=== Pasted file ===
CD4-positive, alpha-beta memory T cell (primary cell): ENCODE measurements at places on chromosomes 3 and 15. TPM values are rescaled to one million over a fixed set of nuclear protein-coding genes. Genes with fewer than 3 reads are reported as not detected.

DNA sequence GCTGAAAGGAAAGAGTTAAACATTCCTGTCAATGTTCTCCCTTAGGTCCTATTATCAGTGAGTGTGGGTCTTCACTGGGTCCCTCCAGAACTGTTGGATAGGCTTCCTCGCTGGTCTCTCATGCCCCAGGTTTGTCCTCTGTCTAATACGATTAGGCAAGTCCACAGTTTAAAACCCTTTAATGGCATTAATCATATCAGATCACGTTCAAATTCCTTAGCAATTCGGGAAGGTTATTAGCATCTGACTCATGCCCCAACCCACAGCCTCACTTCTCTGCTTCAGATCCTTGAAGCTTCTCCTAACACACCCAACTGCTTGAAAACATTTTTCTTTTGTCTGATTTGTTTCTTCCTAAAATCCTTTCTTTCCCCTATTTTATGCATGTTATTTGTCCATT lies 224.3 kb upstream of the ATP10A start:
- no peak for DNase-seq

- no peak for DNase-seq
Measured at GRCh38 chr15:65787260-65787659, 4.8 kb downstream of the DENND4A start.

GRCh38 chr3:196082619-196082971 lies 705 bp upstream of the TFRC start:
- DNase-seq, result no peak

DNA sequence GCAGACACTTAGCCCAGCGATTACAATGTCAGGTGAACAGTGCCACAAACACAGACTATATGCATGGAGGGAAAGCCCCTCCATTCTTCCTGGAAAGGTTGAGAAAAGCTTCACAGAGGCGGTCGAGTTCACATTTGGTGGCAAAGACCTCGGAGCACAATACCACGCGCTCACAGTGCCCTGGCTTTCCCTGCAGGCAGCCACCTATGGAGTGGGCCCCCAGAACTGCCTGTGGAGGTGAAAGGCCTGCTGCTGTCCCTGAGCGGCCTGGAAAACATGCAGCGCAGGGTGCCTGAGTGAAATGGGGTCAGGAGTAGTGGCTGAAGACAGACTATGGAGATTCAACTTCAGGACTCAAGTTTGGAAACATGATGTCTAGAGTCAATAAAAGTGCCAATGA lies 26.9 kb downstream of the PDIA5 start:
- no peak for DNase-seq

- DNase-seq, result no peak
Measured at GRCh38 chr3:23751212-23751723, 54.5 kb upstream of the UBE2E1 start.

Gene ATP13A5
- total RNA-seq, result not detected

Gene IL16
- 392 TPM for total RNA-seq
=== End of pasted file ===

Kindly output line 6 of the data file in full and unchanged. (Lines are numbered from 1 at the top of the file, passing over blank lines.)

GRCh38 chr3:196082619-196082971 lies 705 bp upstream of the TFRC start: